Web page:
The North Carolina Central University Board of Trustees approved a package of tuition and fees increases for the 2013-14 academic year on Dec. 20. Most of the money raised would support need-based financial aid and instructional budgets, two areas that experienced significant cuts in state appropriations.
The board approved a $1.03 million tuition increase for 2013-14, which equates to $111 per year for undergraduate students and $165 for graduate students. In fiscal year 2011-12, the NCCU Board of Trustees and UNC Board of Governors approved a five-year tuition increase of $100 for undergraduate and graduate students. The increase totals $211 for undergraduate students and $265 for graduate students, with projected revenue of $1.8 million dollars.
Over the past two fiscal years, NCCU sustained a 14 percent budget cut. These cuts translated into a $13 million permanent budget reduction to the university’s state budget. Since fiscal year 2000-2001, NCCU has lost nearly $60 million from permanent cuts and one-time budget reductions.
“Permanent budget cuts and reductions at this level are difficult for the university to absorb without seriously impacting direct instruction,” said Wendell Davis, vice chancellor for Administration and Finance. NCCU discussed the proposed budget cuts with students in a series of student forums held in November. Although many understood the need for the increases, several students expressed objection to any increase.
The proposed $1.8 million generated from the tuition increase will support need-based financial aid and student retention through the hiring of additional faculty, academic advisors and tutors. In addition, the proposed funding would provide for instructional operating budgets, improve the technology infrastructure, fund graduate student assistantships and support library operations.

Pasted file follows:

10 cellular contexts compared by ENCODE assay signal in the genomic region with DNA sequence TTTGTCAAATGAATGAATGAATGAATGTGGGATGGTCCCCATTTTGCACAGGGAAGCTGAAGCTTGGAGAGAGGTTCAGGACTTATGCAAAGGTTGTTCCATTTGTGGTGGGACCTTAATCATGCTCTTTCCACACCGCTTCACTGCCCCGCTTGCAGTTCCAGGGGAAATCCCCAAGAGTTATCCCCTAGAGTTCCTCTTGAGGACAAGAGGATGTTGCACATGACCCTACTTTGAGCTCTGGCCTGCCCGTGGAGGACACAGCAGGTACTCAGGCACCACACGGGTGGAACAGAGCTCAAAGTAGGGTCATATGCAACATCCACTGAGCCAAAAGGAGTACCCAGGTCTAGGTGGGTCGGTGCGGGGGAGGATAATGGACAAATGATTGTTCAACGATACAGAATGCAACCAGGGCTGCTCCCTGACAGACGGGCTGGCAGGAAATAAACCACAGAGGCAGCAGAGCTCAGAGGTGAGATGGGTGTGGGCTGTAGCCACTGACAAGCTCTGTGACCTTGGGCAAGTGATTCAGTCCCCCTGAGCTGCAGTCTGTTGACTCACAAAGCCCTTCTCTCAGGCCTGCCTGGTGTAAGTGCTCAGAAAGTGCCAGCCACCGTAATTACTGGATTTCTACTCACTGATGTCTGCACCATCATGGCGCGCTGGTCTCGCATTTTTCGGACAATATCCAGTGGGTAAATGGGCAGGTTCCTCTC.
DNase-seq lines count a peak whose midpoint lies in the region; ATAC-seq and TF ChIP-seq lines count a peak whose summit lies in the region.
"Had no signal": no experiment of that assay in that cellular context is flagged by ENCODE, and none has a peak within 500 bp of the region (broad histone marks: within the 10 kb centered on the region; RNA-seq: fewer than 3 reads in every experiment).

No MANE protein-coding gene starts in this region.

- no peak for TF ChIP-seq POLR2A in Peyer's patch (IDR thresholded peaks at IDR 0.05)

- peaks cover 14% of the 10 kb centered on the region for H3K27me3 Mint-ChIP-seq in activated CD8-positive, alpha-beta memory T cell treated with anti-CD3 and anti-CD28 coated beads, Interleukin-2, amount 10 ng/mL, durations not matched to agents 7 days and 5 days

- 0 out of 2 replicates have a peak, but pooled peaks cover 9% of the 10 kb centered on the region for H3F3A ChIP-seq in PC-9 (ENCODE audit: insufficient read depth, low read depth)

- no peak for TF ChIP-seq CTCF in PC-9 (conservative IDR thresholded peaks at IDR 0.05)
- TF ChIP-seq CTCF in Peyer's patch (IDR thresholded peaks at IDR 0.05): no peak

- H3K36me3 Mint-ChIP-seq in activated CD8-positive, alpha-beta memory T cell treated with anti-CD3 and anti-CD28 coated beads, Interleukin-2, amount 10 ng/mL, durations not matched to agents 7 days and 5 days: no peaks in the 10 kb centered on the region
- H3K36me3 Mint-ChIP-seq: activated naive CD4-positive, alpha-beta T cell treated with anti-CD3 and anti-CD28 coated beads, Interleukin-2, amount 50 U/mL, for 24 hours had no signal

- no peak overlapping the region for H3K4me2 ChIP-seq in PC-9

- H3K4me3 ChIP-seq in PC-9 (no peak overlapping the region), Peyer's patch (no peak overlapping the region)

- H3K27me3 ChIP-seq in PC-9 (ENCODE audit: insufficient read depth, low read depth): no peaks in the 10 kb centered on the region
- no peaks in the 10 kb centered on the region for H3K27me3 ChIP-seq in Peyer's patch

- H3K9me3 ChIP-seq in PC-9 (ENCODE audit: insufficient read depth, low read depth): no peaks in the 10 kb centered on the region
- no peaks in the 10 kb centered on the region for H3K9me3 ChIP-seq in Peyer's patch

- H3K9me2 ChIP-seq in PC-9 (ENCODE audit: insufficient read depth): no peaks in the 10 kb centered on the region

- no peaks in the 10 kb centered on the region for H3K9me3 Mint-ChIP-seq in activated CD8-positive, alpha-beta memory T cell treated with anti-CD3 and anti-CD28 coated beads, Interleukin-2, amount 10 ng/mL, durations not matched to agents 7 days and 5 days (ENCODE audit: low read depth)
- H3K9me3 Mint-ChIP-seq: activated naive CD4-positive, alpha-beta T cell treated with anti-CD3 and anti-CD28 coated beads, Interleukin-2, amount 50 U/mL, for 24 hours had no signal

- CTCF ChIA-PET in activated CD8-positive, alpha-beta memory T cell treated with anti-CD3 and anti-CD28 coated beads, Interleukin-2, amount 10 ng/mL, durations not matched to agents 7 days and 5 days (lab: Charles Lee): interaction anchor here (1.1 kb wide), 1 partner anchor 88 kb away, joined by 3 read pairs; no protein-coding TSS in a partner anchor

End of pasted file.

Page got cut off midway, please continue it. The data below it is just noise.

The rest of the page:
“Any rate increase is too high for our students and their families; yet, in light of significant budget cuts over the past two years, the tuition increases are a necessity to maintain student success,” said NCCU Interim Chancellor Charles L. Becton. “The university is undergoing efforts to revisit priorities through continued review of program offerings and evaluation of approaches to improve operational efficiencies through process improvement. The additional tuition revenue will help restore critical dollars lost from recent budget cuts, protect academic quality and provide resources to help bolster retention and graduation rates,” said Becton.
The board also voted to increase annual general fee rate, which support athletics, health services and student activities. This amount was increased by $114.06 for undergraduates and $109.40 for graduate students. The total increase translates to a 6.5 percent increase for general fees. These rate increases fund inflationary operating budget expenses and expanded service delivery. Further rate increases occurred to support inflationary cost with the housing rates at 3 percent and the dining program at 4 percent.
Overall, the total cost of attending NCCU for in-state undergraduates would rise by about 4.2 percent and 2.4 percent for undergraduate nonresidents. Graduate students rates would increase by 4.4 percent for residents and 2.4 for nonresidents.
The recommendations will go to the University of North Carolina Board of Governors for review and final approval.